Washington, DC – Workplace violence is on the rise, yet nearly half of U.S. employers report they are unprepared to prevent and respond to incidents on the job.
Recognizing this critical gap in safety preparedness, the National Safety Council recently released a report and playbook through its Work to Zero initiative: Workplace Violence: Using Technology to Reduce Risk. This new resource aims to equip organizations with the information and solutions they need to more effectively mitigate and address workplace violence.
“Research shows that overt acts of workplace violence rarely occur out of the blue, but too often the catalyst for implementing effective means of prevention comes in the wake of tragedy,” said Paul Vincent, NSC executive vice president of workplace practice. “This report provides business leaders and safety managers alike with a foundation for understanding the top workplace violence trends and industry-specific risk factors, while offering a playbook to prevent on-the-job assaults and fatalities before they occur.”
In 2020, the Bureau of Labor Statistics found nearly one in six occupational fatalities stemmed from violent incidents. Additional research further illustrates the threat workplace violence poses to workers across all industries and occupations:
- Over the past decade, healthcare has consistently ranked as the industry most impacted by workplace violence, with an average of nearly 13,000 non-fatal violent incidents occurring annually.
- Behind transportation incidents, violence is the most common cause of death for women in the workplace.
- Frontline retail and transportation workers face the highest risk of criminal-perpetrated violence. Flight attendants, teachers and law enforcement officers are most susceptible to acts of violence committed by culprits.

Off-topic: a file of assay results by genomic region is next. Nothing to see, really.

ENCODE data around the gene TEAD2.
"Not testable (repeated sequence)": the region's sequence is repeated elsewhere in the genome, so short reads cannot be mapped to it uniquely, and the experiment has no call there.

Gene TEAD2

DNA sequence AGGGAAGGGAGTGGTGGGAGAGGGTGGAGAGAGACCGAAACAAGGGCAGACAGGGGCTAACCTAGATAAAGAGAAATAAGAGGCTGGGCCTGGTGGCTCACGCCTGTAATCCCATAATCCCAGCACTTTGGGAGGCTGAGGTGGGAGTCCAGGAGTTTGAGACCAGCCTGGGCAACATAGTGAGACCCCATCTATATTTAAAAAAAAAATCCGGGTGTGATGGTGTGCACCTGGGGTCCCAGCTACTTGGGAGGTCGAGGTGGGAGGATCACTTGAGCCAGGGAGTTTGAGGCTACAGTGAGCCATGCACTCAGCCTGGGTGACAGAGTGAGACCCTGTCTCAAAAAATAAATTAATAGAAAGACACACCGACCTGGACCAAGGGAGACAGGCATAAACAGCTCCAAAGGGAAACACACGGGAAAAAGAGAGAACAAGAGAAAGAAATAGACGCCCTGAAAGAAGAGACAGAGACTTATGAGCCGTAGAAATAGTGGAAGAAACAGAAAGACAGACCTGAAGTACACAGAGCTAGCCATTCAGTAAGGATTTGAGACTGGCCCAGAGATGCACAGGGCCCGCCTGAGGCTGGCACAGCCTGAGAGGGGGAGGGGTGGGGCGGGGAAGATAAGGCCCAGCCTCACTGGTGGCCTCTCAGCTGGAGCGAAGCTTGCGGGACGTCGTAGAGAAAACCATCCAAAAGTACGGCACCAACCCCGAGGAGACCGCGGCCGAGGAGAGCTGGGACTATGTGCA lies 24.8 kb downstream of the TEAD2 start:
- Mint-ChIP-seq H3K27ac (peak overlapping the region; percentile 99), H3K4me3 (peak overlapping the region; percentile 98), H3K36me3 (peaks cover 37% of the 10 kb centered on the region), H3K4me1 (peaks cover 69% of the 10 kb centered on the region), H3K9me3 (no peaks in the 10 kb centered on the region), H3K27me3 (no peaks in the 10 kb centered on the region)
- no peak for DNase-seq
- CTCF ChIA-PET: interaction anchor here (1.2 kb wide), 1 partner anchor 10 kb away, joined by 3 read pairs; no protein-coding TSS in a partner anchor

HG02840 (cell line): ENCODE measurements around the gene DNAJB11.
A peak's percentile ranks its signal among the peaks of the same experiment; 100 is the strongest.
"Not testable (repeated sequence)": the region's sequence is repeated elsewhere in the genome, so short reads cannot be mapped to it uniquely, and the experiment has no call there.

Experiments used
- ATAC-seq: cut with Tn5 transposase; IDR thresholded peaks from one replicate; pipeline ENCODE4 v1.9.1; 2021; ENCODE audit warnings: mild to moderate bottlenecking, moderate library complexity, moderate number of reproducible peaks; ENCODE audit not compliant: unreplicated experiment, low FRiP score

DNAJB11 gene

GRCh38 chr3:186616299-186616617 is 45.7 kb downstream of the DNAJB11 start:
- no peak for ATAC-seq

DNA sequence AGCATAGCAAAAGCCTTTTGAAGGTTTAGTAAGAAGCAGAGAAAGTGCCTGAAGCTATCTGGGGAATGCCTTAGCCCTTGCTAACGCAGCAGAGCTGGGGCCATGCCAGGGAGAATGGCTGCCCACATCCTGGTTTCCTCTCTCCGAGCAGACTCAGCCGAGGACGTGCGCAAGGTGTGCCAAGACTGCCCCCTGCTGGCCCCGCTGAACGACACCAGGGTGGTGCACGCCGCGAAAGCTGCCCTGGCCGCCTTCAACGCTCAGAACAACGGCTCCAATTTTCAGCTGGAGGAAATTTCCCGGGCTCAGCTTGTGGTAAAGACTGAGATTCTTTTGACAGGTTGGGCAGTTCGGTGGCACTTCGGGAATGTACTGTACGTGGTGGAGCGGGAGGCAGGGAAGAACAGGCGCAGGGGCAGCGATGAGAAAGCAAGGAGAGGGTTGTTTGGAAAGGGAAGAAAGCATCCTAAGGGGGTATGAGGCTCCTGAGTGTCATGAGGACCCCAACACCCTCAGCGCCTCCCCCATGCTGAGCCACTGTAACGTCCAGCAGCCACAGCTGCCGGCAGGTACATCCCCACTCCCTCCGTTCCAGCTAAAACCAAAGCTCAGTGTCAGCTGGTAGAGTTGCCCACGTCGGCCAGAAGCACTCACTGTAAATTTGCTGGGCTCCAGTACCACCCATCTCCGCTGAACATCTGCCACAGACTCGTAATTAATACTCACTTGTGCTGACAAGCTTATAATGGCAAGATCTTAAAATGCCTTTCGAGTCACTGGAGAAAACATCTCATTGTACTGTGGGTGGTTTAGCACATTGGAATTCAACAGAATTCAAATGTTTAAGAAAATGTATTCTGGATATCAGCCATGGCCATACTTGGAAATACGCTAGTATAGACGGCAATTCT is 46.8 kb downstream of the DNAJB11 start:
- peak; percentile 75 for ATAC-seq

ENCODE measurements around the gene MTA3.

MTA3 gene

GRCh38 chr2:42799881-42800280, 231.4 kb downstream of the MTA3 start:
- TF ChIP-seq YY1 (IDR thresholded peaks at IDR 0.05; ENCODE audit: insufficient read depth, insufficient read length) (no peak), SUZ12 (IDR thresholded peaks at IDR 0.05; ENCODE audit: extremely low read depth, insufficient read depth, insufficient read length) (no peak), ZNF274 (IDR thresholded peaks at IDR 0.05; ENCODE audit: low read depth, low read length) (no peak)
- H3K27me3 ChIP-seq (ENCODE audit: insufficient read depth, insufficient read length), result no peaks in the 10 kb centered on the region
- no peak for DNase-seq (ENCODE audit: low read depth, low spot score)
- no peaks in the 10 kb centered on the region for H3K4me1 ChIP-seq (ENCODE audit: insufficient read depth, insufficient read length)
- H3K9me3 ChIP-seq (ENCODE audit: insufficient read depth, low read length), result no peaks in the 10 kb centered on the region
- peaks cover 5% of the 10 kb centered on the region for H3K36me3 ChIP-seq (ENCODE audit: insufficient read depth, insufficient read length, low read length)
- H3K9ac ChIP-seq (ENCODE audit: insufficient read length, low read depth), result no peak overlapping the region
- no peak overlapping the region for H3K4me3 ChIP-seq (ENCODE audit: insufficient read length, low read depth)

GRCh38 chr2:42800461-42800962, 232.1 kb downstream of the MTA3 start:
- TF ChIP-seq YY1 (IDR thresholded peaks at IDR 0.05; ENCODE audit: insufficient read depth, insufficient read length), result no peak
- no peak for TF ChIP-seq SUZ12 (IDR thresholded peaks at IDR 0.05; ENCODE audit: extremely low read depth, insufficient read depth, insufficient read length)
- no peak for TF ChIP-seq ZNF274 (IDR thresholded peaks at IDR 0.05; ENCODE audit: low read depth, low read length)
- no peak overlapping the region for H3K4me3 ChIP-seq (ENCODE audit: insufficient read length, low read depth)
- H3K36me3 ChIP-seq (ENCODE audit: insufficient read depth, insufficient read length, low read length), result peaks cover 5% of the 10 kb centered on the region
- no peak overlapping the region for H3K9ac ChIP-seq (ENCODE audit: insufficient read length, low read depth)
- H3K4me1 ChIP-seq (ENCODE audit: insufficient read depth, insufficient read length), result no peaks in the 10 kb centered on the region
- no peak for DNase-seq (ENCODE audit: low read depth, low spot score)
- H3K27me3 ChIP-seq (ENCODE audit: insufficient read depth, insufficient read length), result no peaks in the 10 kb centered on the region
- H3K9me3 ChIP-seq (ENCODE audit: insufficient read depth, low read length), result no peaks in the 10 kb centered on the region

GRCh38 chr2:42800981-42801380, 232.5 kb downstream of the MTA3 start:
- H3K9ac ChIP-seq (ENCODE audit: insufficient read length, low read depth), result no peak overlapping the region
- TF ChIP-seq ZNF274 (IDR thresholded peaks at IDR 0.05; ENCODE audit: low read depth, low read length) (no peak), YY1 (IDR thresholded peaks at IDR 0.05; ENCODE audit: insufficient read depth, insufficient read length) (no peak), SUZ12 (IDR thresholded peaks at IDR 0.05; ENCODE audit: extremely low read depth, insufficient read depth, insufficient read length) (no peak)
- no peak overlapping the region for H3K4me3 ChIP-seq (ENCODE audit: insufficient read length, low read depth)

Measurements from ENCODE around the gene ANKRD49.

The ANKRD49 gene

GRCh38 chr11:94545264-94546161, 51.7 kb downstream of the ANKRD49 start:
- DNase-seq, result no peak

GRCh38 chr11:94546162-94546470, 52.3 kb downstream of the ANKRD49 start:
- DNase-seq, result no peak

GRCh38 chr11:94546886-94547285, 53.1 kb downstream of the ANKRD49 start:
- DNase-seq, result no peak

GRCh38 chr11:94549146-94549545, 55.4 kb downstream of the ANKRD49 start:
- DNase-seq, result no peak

In addition to calling for more legislative action to address this national issue, the report examined key steps employers can take to reduce workplace violence risk, including:
- Designating a workplace violence prevention task force. In addition to bringing a multi-disciplinary understanding of risk assessment, this group is likely to have an existing rapport with employees, making them ideally equipped to perform trainings on sensitive safety topics.
- Conducting regular table-top exercises or simulations to engage key stakeholders, identify gaps in existing prevention plans and clarify worker responsibilities in emergency situations.
- Utilizing technology to prevent workplace hazards. Notably, the report outlines the benefits and applications of 10 key technologies, such as digital floorplan mapping, virtual reality training, and weapon detection systems.
- Fostering a workplace culture in which psychological safety is prioritized, and where all workers feel empowered to voice concerns and initiate broader safety conversations.
“Employees serve as the eyes and ears of their organization, and their role in preventing workplace violence cannot be overstated. This report not only details how employers can implement the latest safety technology into their workplace but identifies specific steps leaders can take to enhance employee engagement enterprise wide. Together, these safety solutions can make the difference between a high and low risk workplace,” said Emily Whitcomb, director of Work to Zero at NSC.
Get the report & playbook: NSC: Workplace Violence: Using Technology to Reduce Risk (PDF)